We previously suggested that PFJ may slow the rate of glucose absorption, enhance insulin secretion and/or increase insulin sensitivity [16]. The results obtained in the present study indicate that the anti-diabetic effects of PFJ are likely due to mechanisms other than an increase in insulin secretion. This is because plasma insulin was not increased after PFJ supplementation in NRs, and another previous study also revealed that the early problem in NRs was insulin resistance with hyperinsulinaemia, not insulin insufficiency [15]. Nonetheless, it would be useful to conduct an insulin tolerance test on these NRs to further differentiate these two possible mechanisms.

Insulin signalling in relation to longevity and chronic diseases: could the positive health effects of PFJ be attributed to modulation of insulin signalling?

The insulin-signalling pathway is an evolutionarily conserved mechanism of longevity from yeast to humans [7]. Therefore, modulation of this pathway has been suggested as an avenue in extending longevity and battling chronic diseases. Ample genetic evidence demonstrates that mild inhibition of insulin-signalling components (including the insulin receptor, IRS proteins and PI3Ks) or overactivation of forkhead box protein O (FoxO) transcription factors contributes to lifespan extension with improved metabolic profiles [49, 113]. Interestingly, Ayyadevara et al. [3] reported that genetic disruption of insulin-like signalling extended lifespan in the nematode Caenorhabditis elegans and to a lesser degree in other taxa including fruit flies and mice. They found remarkable longevity and stress resistance of nematode PI3K-null mutants that lacked the PI3K catalytic subunit [3]. Interestingly, the PI3K pathway has paradoxically two opposite functions, i.e. impairment of its signalling activates FoxO factors and extends lifespan, whereas its overactivity triggers nuclear factor-kappa beta (NF-κβ) signalling and accelerates the aging process. FoxO activation also causes concomitant enhancement of cellular stress resistance and protection, suppression of low-grade inflammation and enhanced mitochondrial biogenesis [121]. NF-κβ signalling has been recognised as one of the targets of PI3K pathway. The NF-κβ system is a pleiotropic factor regulating developmental processes, host defence systems and cellular survival functions [97]. Since the suppression of PI3K signalling can extend lifespan, this implies that excessive and sustained activation of PI3K signalling triggers the aging process.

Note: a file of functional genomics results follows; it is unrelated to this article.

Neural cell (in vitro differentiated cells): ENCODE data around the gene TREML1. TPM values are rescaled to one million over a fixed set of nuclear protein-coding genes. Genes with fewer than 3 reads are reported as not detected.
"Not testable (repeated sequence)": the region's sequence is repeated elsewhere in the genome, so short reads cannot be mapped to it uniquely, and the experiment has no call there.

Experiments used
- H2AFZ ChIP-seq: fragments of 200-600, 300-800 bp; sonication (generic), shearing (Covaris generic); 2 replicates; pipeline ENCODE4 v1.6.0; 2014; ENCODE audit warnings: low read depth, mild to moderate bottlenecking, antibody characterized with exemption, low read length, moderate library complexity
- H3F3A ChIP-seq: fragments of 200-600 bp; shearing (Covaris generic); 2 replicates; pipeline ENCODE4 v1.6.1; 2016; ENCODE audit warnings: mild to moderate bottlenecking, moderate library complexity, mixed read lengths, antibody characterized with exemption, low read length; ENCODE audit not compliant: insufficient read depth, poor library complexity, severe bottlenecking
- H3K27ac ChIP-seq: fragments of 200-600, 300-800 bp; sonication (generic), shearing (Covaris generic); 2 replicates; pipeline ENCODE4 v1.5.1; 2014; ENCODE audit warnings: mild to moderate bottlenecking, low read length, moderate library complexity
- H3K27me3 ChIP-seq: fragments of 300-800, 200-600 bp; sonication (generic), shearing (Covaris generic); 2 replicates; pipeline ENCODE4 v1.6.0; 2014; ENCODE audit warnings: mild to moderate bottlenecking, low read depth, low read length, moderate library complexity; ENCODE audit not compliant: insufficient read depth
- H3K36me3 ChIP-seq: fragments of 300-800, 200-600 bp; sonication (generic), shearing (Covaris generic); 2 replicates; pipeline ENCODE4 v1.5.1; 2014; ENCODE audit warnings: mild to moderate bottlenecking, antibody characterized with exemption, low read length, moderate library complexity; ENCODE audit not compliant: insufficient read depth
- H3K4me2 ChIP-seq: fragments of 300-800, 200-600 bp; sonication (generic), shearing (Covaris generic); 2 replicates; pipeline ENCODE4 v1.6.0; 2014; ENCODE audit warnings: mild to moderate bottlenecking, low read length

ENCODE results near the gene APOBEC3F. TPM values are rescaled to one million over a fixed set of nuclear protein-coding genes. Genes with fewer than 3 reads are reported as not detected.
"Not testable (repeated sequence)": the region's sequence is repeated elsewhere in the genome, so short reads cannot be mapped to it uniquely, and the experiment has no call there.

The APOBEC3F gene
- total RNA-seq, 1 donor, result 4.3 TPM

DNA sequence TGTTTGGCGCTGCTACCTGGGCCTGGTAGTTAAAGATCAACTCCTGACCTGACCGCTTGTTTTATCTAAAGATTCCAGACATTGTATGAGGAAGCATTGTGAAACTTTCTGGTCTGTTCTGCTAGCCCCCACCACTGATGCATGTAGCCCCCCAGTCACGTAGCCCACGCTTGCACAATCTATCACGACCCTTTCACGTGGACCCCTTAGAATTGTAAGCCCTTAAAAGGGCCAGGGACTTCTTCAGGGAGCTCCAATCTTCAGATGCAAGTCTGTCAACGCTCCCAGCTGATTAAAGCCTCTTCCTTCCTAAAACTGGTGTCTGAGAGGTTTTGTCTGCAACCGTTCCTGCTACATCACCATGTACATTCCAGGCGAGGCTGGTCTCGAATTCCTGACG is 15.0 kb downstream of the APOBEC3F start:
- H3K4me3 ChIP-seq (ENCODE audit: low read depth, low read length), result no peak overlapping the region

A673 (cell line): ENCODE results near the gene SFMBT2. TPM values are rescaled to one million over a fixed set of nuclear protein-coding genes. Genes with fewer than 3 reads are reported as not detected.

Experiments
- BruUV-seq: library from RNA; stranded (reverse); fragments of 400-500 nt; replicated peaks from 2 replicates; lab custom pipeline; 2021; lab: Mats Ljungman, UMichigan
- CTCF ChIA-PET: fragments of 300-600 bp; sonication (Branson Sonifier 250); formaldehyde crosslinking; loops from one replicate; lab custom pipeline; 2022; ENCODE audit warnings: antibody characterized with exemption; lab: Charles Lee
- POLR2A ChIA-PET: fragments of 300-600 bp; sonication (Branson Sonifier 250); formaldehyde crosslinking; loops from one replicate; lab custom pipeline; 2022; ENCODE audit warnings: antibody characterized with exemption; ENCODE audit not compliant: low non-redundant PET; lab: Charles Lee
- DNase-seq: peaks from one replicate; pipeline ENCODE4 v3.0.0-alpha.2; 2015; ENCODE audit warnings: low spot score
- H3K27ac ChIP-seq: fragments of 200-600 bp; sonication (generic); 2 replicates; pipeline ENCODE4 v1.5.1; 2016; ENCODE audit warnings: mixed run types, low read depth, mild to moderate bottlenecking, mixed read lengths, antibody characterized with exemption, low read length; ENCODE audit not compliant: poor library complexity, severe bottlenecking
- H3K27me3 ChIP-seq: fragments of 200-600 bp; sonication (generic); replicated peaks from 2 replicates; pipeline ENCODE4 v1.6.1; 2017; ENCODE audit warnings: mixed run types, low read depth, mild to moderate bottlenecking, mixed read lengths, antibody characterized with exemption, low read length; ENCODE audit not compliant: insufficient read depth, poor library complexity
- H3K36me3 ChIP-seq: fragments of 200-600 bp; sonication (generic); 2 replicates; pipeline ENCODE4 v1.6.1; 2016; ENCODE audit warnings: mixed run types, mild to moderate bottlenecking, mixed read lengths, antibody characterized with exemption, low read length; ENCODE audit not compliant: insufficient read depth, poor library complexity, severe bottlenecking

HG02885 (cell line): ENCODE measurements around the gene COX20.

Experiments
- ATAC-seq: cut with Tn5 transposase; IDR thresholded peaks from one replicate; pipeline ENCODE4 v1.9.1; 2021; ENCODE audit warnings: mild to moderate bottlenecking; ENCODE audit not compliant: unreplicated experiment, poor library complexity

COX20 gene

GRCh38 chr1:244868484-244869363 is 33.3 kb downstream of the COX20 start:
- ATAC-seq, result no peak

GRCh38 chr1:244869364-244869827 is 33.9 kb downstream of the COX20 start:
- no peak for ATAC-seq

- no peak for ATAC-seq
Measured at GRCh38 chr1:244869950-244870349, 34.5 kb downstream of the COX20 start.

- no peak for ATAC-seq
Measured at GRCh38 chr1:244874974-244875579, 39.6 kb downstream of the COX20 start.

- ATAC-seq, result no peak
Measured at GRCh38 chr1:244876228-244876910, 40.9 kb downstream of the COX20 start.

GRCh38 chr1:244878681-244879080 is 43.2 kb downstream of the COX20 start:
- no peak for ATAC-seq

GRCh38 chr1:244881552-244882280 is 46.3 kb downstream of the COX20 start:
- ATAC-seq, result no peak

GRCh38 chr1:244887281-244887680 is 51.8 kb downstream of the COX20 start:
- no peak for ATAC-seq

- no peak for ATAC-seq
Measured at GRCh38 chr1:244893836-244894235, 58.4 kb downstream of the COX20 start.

In addition, there is increasing evidence for an association between obesity, T2DM and cancer. Epidemiologic data suggest that insulin resistance with hyperinsulinaemia, as well as increased insulin and insulin-like growth factor-1 (IGF-1) signalling account for the relationship between these conditions. Besides influencing T2DM, the PI3K pathway itself is also implicated in cancer. PI3K signalling is activated in human cancers via several different mechanisms, including direct mutational activation or amplification of genes encoding key components of the PI3K pathway. Activation of the PI3K pathway results in the activation of protein kinase B or AKT. AKT inhibits apoptosis and stimulates protein synthesis and cell proliferation. The fact that insulin receptor signalling can stimulate protein synthesis and inhibit apoptosis and the fact that IGF-1 receptor signalling enhances cell proliferation explain how hyperinsulinaemia and increased IGF-1 may result in tumour growth. These pathways thus represent an intricate balance, and disruption of this equilibrium may lead to obesity, T2DM and cancer. Uncontrolled signalling through the PI3K pathway also contributes to metastatic cancers [72]. Thus, understanding the intricacies of the PI3K pathway may provide new avenues in terms of extending longevity and overcoming chronic diseases [20].